Related: Students sick of ‘lip service’ from universities over racism

These accounts can also be a way for those who are often marginalized to be front and center.

“For people who have been locked out of mainstream media, it has been social media platforms that have given them the opportunity to create their own voice and tell their own stories,” said Bailey.

Several of the Instagram accounts have already garnered strong followings in just a few weeks. Black at Boston College has reached more than 9,000 followers since launching on June 14, and Black at WashU has reached about 4,300 followers since its June 13 start.

On the Dear PWI account, each post includes a personal story about a student of color being marginalized or made fun of at institutions across the country, and the college or university’s Instagram account is usually tagged in the Comments section. Since launching on June 12, Dear PWI has more than 20,000 followers.

Many leaders of these accounts hope they will be the first step toward inciting change.

“I don’t think that social media platforms are the key to creating systemic and sustainable justice in our country,” said Bailey. “It’s one tool that people have used, and it’s one tool that aids work that movements are doing.”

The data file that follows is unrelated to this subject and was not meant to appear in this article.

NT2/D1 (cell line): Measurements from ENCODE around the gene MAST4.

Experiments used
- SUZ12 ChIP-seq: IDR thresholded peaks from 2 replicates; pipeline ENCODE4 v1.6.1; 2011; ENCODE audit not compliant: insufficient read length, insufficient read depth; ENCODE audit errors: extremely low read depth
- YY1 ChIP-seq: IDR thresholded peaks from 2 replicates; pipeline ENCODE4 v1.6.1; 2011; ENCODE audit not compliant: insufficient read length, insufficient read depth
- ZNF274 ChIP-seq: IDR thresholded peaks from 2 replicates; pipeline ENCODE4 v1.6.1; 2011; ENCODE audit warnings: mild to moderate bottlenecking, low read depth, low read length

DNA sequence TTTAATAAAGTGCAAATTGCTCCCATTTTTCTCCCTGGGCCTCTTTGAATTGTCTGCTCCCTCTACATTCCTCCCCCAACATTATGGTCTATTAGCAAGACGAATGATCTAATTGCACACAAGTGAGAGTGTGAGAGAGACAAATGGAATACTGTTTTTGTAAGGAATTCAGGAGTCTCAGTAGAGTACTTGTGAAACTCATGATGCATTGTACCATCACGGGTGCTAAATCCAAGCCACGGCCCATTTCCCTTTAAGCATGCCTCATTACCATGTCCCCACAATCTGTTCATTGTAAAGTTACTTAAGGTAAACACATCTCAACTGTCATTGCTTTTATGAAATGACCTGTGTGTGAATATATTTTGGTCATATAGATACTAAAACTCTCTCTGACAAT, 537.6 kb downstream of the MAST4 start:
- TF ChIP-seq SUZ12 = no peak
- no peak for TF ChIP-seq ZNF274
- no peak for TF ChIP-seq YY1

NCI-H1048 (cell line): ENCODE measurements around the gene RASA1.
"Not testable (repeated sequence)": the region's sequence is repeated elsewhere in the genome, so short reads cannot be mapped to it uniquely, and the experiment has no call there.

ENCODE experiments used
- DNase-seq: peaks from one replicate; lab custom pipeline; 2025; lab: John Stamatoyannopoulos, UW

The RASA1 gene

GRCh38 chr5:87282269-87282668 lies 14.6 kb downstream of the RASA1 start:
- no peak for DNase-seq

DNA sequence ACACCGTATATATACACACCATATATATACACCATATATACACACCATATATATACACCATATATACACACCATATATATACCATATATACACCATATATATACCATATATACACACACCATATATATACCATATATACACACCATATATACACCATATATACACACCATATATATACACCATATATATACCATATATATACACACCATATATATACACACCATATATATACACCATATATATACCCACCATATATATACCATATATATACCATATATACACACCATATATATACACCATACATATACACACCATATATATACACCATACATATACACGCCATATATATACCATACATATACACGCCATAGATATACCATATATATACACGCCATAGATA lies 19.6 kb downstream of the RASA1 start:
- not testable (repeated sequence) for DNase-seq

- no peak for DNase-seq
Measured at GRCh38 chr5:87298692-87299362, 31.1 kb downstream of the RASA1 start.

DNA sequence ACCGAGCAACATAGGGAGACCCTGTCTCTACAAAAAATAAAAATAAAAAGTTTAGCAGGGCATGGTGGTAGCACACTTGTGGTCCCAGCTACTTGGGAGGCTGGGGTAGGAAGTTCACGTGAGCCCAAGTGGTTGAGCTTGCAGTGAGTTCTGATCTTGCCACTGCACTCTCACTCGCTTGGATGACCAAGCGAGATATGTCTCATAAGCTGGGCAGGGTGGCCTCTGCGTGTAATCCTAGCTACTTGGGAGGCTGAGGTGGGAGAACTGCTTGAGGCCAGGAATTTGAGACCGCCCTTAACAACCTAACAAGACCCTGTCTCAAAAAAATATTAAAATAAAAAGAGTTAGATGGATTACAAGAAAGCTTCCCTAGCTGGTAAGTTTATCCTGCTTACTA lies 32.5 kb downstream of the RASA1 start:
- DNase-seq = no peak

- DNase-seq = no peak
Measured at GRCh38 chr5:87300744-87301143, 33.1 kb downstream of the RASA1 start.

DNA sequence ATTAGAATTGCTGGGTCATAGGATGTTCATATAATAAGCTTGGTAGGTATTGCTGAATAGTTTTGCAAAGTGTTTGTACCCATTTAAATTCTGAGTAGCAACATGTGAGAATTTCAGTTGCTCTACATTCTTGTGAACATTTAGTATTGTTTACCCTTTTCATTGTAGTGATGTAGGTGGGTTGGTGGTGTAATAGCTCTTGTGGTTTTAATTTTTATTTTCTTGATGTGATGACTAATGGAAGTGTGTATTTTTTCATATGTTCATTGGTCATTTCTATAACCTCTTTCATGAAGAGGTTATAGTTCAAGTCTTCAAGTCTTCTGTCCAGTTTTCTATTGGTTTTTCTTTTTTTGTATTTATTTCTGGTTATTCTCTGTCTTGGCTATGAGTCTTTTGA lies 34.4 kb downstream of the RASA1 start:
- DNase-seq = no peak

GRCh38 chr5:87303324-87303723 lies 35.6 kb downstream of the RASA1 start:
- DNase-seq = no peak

This story about ‘Black at’ was produced by The Hechinger Report, a nonprofit, independent news organization focused on inequality and innovation in education. Sign up for our higher education newsletter.

The Hechinger Report provides in-depth, fact-based, unbiased reporting on education that is free to all readers. But that doesn't mean it's free to produce. Our work keeps educators and the public informed about pressing issues at schools and on campuses throughout the country. We tell the whole story, even when the details are inconvenient. Help us keep doing that.

Join us today.

Delece Smith-Barrow

Delece Smith-Barrow is a senior editor for higher education at The Hechinger Report. She was a 2017 Knight-Wallace Fellow at the University of Michigan, where she spent a year studying how top-tier universities...

Letters to the Editor

At The Hechinger Report, we publish thoughtful letters from readers that contribute to the ongoing discussion about the education topics we cover. Please read our guidelines for more information.

By submitting your name, you grant us permission to publish it with your letter. We will never publish your email. You must fill out all fields to submit a letter.

Your email address will not be published. Required fields are marked *